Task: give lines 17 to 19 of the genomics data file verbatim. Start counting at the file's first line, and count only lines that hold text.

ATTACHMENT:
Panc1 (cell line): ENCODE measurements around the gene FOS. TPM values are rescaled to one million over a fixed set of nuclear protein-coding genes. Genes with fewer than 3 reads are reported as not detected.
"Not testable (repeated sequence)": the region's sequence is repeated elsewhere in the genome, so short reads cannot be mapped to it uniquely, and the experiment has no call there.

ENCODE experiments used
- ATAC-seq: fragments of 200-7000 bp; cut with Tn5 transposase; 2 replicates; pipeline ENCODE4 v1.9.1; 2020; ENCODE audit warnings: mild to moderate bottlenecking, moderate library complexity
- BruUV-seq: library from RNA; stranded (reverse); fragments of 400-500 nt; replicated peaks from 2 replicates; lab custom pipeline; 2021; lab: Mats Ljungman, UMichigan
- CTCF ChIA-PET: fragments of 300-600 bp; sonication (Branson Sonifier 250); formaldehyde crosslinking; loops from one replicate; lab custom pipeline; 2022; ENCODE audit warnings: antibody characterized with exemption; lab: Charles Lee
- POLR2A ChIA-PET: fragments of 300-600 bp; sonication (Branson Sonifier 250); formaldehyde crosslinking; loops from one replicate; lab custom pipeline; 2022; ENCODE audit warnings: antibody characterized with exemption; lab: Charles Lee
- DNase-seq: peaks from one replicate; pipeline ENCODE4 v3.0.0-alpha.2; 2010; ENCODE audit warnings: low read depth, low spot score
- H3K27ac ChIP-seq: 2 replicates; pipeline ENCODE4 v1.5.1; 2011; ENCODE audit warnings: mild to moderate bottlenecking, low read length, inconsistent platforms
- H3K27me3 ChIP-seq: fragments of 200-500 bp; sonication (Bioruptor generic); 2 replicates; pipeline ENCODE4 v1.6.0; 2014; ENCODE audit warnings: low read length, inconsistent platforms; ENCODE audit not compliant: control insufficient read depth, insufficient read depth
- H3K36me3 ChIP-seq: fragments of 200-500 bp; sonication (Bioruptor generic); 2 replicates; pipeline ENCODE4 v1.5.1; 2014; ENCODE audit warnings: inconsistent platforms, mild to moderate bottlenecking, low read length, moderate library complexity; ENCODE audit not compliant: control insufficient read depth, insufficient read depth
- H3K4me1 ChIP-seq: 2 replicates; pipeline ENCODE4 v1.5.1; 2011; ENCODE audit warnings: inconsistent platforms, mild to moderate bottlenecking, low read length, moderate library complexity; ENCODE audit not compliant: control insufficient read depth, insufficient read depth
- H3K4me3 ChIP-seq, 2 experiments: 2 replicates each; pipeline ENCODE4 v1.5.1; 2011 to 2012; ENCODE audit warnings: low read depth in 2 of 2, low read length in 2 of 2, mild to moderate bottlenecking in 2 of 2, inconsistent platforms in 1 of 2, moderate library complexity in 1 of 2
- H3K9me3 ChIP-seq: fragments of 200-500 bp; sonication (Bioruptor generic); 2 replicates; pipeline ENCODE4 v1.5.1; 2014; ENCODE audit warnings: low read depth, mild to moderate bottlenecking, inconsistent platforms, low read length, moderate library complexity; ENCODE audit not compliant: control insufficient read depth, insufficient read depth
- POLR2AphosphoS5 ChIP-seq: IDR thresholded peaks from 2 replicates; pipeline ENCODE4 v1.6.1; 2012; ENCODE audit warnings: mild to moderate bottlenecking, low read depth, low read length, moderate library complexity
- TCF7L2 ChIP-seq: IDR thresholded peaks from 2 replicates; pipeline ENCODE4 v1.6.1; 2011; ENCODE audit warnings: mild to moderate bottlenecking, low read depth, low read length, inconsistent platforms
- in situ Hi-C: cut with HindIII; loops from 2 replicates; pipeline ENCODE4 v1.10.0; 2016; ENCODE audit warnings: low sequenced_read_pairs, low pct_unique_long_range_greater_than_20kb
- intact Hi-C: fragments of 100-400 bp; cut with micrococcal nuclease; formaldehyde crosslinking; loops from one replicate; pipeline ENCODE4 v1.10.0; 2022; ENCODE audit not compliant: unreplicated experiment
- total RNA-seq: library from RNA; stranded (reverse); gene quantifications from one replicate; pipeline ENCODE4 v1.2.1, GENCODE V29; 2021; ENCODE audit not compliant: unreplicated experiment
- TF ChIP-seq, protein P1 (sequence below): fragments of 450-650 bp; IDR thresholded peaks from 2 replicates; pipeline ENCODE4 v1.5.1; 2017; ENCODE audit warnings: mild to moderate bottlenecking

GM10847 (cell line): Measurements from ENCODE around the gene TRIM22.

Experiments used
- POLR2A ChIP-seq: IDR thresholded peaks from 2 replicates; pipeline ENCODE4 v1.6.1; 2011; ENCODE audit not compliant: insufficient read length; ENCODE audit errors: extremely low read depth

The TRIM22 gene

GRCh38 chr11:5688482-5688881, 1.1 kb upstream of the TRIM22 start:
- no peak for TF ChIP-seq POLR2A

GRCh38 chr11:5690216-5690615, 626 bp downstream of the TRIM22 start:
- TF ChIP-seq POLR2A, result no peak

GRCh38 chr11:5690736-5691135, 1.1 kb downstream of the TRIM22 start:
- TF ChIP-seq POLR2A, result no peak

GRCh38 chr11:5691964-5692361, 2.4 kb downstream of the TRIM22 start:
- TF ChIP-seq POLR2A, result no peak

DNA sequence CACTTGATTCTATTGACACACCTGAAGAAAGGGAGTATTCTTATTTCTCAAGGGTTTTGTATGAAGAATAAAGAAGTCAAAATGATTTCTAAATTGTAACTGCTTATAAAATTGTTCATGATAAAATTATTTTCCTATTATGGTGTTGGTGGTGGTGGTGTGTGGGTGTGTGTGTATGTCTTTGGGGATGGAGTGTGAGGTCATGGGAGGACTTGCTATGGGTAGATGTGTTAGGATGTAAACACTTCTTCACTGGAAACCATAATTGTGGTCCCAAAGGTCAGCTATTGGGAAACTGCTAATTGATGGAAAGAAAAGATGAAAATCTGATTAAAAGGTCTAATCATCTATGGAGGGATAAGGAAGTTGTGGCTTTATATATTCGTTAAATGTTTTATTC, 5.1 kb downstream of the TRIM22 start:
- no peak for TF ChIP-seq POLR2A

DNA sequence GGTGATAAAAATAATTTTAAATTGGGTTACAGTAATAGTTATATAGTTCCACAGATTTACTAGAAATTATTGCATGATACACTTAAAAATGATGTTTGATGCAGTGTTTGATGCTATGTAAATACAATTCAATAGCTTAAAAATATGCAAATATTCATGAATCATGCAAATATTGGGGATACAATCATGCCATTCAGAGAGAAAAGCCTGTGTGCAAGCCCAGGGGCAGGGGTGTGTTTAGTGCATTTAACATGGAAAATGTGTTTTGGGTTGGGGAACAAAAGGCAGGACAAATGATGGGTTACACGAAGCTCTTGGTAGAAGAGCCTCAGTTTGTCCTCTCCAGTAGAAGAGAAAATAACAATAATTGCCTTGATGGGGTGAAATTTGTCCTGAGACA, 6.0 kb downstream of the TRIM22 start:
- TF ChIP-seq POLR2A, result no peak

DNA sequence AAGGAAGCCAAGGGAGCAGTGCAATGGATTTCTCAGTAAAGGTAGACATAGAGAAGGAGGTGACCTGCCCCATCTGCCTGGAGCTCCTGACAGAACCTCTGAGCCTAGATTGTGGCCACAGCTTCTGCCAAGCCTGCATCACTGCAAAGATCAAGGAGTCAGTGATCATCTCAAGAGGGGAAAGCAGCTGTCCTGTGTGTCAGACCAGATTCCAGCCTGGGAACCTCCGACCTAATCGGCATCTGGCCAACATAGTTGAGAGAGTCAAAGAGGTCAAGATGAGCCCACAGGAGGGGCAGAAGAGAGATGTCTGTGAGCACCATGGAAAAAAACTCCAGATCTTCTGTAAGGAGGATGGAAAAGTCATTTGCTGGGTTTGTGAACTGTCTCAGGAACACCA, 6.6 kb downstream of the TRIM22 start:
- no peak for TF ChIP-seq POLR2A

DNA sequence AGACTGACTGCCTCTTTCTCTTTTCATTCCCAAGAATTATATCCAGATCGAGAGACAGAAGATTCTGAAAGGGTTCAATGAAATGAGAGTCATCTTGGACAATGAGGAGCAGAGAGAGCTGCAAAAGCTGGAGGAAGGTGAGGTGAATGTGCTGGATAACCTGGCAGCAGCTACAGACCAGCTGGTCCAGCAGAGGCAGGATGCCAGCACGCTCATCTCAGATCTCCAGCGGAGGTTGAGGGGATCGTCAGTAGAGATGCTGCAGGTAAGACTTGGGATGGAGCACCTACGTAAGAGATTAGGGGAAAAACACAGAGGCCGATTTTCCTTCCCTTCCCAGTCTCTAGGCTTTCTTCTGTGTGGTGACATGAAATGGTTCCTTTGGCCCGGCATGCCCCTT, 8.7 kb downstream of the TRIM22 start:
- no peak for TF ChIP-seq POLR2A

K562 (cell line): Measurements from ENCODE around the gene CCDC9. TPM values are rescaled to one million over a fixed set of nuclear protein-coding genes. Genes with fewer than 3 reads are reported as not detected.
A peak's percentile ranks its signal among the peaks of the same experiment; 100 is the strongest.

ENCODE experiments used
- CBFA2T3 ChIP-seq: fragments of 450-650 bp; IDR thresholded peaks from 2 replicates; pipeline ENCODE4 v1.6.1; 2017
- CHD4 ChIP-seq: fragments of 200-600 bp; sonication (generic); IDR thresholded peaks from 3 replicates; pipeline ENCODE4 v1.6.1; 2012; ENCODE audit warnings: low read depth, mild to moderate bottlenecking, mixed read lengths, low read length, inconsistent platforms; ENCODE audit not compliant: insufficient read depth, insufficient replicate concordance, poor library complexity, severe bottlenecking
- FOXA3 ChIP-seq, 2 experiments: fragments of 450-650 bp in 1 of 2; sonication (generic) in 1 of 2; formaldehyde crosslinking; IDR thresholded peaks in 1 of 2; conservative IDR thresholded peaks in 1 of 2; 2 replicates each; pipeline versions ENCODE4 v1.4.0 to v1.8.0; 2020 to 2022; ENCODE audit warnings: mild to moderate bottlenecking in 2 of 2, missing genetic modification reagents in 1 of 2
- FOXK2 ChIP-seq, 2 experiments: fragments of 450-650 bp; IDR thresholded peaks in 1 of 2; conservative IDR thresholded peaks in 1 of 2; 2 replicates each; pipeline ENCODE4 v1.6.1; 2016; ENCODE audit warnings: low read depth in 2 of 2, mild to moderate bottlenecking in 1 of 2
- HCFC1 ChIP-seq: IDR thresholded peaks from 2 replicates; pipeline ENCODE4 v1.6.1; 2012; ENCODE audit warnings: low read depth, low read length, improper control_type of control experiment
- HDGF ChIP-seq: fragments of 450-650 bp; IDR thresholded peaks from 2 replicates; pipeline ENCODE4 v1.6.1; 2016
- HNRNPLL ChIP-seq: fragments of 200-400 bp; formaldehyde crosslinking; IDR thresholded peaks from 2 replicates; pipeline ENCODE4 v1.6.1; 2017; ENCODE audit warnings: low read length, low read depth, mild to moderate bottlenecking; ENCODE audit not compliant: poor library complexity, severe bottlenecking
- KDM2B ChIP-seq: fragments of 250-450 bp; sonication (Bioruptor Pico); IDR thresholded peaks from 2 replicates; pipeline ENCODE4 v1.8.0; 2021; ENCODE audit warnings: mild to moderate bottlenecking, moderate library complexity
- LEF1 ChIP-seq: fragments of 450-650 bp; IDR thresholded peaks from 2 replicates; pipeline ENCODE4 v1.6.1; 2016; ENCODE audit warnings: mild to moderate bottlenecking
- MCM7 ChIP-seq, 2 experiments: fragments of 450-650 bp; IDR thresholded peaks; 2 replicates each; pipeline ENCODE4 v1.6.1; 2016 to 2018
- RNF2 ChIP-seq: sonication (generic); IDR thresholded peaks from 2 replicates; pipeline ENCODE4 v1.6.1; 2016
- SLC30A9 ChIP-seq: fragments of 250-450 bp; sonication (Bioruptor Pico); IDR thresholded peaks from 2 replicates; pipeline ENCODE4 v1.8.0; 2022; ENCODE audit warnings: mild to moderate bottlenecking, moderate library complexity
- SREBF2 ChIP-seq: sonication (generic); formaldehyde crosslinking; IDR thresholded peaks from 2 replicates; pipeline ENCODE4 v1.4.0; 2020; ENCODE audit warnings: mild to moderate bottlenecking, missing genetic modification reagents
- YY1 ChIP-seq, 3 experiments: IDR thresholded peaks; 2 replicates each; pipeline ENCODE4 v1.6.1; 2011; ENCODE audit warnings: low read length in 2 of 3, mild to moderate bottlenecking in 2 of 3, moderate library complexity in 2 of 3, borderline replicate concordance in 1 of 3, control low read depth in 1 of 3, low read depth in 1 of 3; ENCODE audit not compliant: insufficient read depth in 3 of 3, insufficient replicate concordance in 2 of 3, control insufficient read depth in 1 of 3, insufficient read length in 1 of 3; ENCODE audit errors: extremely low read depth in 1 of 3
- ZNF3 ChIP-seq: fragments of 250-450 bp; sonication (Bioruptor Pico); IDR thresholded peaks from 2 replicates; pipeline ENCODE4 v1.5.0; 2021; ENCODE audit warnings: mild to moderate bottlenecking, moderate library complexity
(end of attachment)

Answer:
- in situ Hi-C: cut with HindIII; loops from 2 replicates; pipeline ENCODE4 v1.10.0; 2016; ENCODE audit warnings: low sequenced_read_pairs, low pct_unique_long_range_greater_than_20kb
- intact Hi-C: fragments of 100-400 bp; cut with micrococcal nuclease; formaldehyde crosslinking; loops from one replicate; pipeline ENCODE4 v1.10.0; 2022; ENCODE audit not compliant: unreplicated experiment
- total RNA-seq: library from RNA; stranded (reverse); gene quantifications from one replicate; pipeline ENCODE4 v1.2.1, GENCODE V29; 2021; ENCODE audit not compliant: unreplicated experiment